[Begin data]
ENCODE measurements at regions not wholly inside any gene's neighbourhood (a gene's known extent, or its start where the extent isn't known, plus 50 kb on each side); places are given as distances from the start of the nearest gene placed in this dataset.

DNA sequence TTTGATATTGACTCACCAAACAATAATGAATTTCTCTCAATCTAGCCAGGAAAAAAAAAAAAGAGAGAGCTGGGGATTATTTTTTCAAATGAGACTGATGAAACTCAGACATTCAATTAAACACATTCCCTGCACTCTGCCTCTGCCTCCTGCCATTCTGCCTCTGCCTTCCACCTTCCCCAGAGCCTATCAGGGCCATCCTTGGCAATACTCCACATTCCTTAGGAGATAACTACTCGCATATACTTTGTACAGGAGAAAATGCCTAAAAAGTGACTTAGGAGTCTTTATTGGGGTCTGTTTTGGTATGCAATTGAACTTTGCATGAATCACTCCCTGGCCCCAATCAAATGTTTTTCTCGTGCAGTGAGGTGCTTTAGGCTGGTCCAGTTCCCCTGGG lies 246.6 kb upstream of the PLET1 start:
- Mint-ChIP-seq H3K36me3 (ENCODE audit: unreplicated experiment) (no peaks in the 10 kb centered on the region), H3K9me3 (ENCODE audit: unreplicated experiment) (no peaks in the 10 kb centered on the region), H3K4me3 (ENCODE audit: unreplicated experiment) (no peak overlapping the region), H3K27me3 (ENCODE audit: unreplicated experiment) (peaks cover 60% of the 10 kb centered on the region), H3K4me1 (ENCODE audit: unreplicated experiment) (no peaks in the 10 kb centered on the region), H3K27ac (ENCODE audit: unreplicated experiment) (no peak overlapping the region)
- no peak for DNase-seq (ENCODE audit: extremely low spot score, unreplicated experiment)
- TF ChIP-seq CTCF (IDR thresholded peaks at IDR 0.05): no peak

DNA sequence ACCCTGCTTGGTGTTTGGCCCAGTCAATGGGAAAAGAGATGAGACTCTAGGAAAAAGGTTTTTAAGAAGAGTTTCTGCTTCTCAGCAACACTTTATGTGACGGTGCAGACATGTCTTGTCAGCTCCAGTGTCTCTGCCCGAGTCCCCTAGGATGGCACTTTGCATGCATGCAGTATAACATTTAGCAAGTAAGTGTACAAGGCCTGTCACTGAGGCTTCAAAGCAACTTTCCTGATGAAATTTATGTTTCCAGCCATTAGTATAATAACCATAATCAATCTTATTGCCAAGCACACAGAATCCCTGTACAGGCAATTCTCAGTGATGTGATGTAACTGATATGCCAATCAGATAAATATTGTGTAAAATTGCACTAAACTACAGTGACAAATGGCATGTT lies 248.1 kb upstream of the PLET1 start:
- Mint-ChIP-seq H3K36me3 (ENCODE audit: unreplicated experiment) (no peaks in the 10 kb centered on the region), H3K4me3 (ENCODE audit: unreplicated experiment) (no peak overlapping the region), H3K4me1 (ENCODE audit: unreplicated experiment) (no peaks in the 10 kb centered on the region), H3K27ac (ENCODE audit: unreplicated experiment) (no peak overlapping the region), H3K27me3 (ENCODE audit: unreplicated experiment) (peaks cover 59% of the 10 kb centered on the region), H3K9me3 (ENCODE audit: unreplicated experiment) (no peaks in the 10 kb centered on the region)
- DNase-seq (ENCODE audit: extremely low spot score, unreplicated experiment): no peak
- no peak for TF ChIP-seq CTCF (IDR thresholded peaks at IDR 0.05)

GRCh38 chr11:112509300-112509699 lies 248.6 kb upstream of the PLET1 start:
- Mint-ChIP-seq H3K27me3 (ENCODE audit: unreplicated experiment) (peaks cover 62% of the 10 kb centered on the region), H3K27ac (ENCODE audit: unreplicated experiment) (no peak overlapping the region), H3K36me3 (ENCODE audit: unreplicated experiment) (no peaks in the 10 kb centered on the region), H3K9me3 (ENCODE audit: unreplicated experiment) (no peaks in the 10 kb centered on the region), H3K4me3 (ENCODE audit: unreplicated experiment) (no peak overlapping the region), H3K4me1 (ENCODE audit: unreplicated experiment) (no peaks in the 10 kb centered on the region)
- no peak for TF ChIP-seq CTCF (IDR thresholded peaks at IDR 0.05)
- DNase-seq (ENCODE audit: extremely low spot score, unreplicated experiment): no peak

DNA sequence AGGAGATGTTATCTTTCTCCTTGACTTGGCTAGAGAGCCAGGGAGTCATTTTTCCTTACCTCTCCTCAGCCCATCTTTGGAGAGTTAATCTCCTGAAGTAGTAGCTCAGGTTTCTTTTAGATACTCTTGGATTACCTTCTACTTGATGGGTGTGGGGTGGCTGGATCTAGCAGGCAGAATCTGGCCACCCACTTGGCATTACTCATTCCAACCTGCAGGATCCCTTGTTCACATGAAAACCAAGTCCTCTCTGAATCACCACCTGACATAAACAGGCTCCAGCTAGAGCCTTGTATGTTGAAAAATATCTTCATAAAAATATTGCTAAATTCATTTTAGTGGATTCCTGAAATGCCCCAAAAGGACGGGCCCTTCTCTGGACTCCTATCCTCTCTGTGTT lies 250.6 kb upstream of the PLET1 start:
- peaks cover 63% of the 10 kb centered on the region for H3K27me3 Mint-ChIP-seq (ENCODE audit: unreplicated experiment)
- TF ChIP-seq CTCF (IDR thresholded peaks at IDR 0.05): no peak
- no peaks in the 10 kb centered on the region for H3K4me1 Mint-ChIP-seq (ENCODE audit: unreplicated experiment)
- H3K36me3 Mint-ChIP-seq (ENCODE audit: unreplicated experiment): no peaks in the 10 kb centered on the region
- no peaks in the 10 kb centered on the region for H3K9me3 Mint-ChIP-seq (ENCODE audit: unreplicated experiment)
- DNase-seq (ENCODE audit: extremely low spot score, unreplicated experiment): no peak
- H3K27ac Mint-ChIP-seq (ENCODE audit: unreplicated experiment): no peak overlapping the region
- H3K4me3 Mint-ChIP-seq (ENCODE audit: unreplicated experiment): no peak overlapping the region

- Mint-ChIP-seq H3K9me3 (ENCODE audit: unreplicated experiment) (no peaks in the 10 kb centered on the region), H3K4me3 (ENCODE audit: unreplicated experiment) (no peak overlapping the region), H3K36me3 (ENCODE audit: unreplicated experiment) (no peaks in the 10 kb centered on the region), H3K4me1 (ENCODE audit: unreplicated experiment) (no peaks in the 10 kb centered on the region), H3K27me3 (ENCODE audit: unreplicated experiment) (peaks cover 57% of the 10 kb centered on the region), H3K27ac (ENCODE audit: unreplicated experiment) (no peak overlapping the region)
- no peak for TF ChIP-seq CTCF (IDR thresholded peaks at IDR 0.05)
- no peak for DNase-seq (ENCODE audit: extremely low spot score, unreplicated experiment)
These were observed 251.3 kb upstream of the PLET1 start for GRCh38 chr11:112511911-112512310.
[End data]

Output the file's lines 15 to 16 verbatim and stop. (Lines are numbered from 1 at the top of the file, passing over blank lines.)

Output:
- peaks cover 63% of the 10 kb centered on the region for H3K27me3 Mint-ChIP-seq (ENCODE audit: unreplicated experiment)
- TF ChIP-seq CTCF (IDR thresholded peaks at IDR 0.05): no peak